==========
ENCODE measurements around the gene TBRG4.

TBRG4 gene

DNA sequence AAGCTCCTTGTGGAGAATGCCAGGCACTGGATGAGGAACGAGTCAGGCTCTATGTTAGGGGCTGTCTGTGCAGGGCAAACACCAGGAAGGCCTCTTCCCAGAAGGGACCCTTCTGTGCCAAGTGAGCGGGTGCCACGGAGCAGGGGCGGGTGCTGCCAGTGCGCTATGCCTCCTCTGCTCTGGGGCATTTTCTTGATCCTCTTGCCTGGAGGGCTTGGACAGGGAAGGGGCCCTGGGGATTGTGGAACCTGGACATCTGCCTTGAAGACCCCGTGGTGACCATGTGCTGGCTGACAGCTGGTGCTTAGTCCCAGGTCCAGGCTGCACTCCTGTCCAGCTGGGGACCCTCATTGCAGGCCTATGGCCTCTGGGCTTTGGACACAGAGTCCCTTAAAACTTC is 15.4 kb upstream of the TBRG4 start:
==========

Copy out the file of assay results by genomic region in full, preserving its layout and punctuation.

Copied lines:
ENCODE measurements around the gene TBRG4.

TBRG4 gene

DNA sequence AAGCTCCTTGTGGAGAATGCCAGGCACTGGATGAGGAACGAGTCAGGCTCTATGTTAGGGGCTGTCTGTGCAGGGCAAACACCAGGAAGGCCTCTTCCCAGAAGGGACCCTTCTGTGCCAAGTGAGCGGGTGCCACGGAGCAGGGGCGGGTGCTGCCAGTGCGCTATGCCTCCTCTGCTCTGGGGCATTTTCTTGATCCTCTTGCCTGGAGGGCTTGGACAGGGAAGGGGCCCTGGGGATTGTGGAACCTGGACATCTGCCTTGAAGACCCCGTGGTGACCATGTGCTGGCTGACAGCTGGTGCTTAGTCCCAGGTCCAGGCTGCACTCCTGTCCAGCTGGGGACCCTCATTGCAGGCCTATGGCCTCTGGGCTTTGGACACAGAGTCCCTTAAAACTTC is 15.4 kb upstream of the TBRG4 start: